The league presidents agreed to a 10-game model and Sept. 26 start in wake of the ongoing COVID-19 pandemic that has altered the fall sports scene.
"This new plan for a football schedule is consistent with the educational goals of our universities to allow for the safe and orderly return to campus of their student populations and to provide a healthy learning environment during these unique circumstances presented by the COVID-19 virus," SEC Commissioner Greg Sankey said. "This new schedule supports the safety measures that are being taken by each of our institutions to ensure the health of our campus communities."
Kentucky is already scheduled to play South Carolina on Sept. 26. The league opener at Florida, originally set for Sept. 12, will likely be moved to a later date. Kentucky had non-conference games scheduled against Eastern Michigan (Sept. 3), Kent State (Sept. 19), Eastern Illinois (Oct. 10) and Louisville (Nov. 28) that won’t be played.
The 2020 SEC season will comprise of a 10-game conference-only schedule and the SEC Football Championship Game will be played Dec. 19 at Mercedes-Benz Stadium in Atlanta, rescheduled from the original date of Dec. 5. The schedule will include one mid-season open date for each school and an open date on Dec. 12 for all schools.
“We believe these schedule adjustments offer the best opportunity to complete a full season by giving us the ability to adapt to the fluid nature of the virus and the flexibility to adjust schedules as necessary if disruptions occur,” Sankey said. “It is regrettable that some of our traditional non-conference rivalries cannot take place in 2020 under this plan, but these are unique, and hopefully temporary, circumstances that call for unconventional measures.”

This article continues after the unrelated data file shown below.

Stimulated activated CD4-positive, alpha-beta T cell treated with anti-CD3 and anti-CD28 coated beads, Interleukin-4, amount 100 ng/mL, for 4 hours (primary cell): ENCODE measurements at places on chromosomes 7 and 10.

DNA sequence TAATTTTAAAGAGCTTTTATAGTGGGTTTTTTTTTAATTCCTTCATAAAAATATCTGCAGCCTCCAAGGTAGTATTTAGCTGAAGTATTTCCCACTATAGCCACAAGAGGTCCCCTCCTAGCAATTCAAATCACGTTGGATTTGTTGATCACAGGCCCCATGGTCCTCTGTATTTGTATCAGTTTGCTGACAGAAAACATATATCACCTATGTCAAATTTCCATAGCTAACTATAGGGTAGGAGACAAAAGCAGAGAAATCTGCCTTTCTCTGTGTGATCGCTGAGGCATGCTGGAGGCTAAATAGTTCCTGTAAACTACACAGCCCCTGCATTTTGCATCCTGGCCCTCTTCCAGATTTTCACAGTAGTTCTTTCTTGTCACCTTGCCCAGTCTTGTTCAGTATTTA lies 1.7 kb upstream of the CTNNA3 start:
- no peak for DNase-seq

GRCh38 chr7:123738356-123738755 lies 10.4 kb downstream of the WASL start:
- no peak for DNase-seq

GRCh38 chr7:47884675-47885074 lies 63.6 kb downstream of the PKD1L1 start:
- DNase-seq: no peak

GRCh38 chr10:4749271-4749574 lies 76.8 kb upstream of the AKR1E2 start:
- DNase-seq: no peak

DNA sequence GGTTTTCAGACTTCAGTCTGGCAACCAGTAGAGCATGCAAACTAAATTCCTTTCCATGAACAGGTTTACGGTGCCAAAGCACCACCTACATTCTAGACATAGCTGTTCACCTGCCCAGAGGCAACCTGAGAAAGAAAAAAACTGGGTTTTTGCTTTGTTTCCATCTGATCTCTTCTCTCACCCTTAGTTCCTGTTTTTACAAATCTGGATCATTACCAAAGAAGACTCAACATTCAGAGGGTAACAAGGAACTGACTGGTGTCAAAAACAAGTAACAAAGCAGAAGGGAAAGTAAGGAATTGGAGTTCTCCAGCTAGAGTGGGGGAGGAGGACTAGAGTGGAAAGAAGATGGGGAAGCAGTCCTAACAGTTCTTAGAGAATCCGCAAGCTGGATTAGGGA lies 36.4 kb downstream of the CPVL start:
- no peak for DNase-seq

The Atlantic Coast Conference adopted a 10-plus-1 schedule earlier this week, meaning league teams will play 10 games and one non-conference encounter. The SEC decision means Kentucky and Louisville won’t play this season.
During a Zoom meeting with the Lexington Rotary Club Thursday, Kentucky Athletics Director Mitch Barnhart said a final determination on fans in the stands likely will be made by state officials in Frankfort.
“In terms of capacity, I think a lot of that’s going to come out of Frankfort,” Barnhart said. “We’re watching the Kentucky Derby very closely to see how the Derby is managed. That comes up on Sept. 5. Others states, you’ve heard 50 percent, you’ve heard different numbers, and social distancing.”
Barnhart added that he doesn’t expect Kroger Field to be at full capacity at any point this season.
“I don’t know how we’ll ever be at 100 percent capacity or what we’ll call that,” Barnhart said. “We’ll have to figure something up. I would love to have fans in the stands. I don’t know where I fall on percentages, but I want as many people in there watching the Cats as we can get in there. So we’ll leave it at that.
“We’ve got to step through football first before we figure out basketball. One step at a time.”